Instead of calling the vice-presidents, i. e., first vice-president, second vice-president, etc., their title should be vice-president of zone one, and zone two, etc.

All vice-presidents should be members of the Executive Board together with the president, secretary-treasurer, editor, and the past president.

All vice-presidents shall keep a record of the progress of the branches in their respective zones, and see that the branches meet regularly, and make a report of the same to the Executive Board prior to the annual meeting or convention, so that the same can be reported at the convention.

Zones
l—St. Louis, Indianapolis, Cincinnati, Dayton. 2—Chicago, Milwaukee, Grand Rapids. 3—Toledo, Cleveland, Pittsburgh. Montreal, Toronto. 5—New York, Newark, Philadelphia, Baltimore-Washington. Rochester, Detroit. 7—Boston, Worcester, Providence. Bridgeport, Waterbury, Hartford-Connecticut Valley. 9—Los Angeles.
Carried.

The following letter was read from the Metal Industry:

To the Executive Officers, A. E. S.

Gentlemen: Referring to the Rochester meeting.

It is our desire to cover this meeting, as we have all other similar meetings, but find that it is a hard matter to go into the meeting in detail without being able to refer to the discussion.

We enclose a copy of the editorial covering the Newark meeting in 1929, and we should like to hear if you will grant us permission to cover the Rochester meeting by referring to the papers read and the discussions.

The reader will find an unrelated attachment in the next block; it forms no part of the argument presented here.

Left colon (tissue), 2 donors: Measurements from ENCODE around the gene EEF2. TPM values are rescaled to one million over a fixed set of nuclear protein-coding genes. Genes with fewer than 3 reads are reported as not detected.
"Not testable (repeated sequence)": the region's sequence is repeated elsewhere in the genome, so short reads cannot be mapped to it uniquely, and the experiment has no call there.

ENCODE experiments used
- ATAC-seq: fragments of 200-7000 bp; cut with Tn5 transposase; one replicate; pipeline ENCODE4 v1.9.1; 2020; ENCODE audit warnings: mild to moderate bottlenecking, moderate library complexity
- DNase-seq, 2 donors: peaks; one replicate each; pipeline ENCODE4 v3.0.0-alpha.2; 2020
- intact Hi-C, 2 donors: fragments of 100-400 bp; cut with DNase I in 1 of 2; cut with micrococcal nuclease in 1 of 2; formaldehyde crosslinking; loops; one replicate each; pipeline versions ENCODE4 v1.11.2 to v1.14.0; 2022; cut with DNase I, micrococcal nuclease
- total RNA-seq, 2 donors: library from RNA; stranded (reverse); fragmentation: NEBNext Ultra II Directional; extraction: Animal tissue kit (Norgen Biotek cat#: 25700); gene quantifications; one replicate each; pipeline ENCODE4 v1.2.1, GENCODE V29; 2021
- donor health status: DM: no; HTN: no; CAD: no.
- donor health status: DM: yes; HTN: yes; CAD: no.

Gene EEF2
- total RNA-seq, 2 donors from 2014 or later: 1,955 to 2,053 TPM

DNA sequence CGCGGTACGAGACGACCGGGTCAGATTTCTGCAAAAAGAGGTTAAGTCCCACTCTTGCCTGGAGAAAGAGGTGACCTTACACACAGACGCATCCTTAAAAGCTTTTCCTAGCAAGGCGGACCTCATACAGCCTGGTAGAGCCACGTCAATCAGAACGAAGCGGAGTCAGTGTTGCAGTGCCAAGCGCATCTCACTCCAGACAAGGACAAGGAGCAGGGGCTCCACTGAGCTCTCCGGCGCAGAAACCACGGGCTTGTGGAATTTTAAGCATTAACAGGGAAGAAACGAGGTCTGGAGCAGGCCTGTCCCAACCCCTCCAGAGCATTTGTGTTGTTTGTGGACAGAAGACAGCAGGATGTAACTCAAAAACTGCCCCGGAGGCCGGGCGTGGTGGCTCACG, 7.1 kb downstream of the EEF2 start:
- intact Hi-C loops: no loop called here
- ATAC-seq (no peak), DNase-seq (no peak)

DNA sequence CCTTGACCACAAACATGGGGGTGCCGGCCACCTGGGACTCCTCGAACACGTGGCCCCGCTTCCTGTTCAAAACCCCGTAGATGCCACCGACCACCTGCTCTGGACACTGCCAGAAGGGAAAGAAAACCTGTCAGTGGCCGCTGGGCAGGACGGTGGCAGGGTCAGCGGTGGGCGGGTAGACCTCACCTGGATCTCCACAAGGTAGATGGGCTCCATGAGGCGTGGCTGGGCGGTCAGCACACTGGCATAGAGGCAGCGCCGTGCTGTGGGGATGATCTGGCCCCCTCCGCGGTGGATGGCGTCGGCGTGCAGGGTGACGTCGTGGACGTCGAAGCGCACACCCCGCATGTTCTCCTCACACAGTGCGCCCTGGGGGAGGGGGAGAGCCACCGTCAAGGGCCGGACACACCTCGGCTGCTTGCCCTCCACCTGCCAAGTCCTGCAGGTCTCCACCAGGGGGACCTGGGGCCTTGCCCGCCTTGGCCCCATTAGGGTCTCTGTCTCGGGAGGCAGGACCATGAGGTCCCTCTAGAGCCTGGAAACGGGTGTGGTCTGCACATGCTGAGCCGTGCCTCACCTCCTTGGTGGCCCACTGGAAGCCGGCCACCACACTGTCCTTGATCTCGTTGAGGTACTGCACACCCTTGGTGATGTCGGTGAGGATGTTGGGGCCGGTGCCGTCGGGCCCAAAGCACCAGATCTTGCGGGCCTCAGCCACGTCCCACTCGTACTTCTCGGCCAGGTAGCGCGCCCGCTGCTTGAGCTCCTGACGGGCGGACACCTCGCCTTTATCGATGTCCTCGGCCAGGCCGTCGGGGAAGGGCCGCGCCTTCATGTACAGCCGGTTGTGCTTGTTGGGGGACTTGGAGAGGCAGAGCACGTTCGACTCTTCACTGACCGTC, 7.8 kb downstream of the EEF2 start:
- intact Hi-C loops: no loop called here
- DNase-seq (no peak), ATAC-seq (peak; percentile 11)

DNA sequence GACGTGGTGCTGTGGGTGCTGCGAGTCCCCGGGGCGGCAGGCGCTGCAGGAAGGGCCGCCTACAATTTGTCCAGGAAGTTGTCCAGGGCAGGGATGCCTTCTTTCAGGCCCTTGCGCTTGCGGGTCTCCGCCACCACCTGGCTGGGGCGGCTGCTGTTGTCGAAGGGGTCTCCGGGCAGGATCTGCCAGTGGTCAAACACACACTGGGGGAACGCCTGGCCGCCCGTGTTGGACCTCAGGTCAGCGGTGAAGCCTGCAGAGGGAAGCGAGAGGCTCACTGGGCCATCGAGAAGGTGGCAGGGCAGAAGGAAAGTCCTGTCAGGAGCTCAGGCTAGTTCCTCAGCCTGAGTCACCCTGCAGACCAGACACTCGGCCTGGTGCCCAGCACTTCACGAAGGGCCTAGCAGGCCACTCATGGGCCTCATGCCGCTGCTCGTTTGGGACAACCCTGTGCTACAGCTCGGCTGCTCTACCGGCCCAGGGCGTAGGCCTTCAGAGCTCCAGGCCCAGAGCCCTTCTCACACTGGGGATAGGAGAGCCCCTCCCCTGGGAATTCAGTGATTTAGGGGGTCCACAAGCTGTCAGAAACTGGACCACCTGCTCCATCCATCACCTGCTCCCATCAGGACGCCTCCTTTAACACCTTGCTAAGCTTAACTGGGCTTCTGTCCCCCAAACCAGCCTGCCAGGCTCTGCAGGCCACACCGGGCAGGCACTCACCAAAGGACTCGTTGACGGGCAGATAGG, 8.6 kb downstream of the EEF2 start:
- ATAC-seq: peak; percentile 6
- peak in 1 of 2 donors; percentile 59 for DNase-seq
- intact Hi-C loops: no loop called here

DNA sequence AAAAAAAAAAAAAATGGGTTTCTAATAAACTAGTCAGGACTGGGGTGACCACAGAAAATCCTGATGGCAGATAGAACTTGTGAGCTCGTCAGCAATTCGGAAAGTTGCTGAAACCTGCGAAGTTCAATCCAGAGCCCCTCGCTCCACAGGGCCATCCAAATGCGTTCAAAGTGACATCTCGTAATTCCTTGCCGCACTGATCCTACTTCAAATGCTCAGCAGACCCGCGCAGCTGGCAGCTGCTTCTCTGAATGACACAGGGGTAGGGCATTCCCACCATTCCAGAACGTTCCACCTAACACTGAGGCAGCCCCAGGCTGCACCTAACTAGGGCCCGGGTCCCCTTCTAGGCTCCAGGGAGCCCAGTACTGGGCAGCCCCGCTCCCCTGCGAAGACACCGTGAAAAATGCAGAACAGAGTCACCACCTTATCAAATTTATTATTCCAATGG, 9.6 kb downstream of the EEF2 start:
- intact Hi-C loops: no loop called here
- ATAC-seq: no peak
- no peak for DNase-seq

Yours truly,
The Metal Industry.

After discussing the letter, it was the sense of the Executive Board, that we appreciate the courtesy of the Metal Industry in asking for the privilege of reporting the Rochester meeting, and recommend that they cooperate with the editor of the ”Monthly Review,” Mr. Frank Hanlon, in reference to the same. Carried.

Meeting was adjourned at the call of the President.

Geo. Gehling, Secretary.


MODERN METHODS OF CLEANING METALS
FOR CHROMIUM PLATING AND THE FUTURE OF CHROMIUM PLATING

Jacob Hay, Detroit, Michigan Read at St. Louis Branch, 18th Annual Meeting

With so much written and published about the cleaning of metals for all kinds of plating it seems that there is very little to say about cleaning metals for chromium plating.

About five years ago when we first heard about chromium plating, our organization was approached by a certain company to chromium plate the reflectors for Mining Head Light Reflectors, the type that miners use in coal mines and so forth.

Some time later chromium plating was specified on such parts as automobile head lamps, fender lamps and cowell lamp brackets and later on reflectors.

Chromium plating was practically new to the platers and therefore countless troubles were experienced in its commercial application.

Everything seemed to work out all right in a laboratory scale, but when we started on a large production basis it appeared at once that the Electro-Plater had to learn the art of plating all over again.

Better methods of polishing of base metals, cleaning, closer control of copper, nickel and chromium solutions and buffing of metallic coatings had to be maintained in order to obtain a finish that would be passed by our inspection department.

Minute scratches, either in the base metal or metallic deposits, that had been left there by the polishers and buffers and also particles that were carried over by the electro-cleaning solution would be highly magnified by the highly reflective chromium finish.

One can readily perceive the number of obstacles which we had to overcome. These troubles were not confined to our organization alone. No one contemplating chromium plating escaped trouble.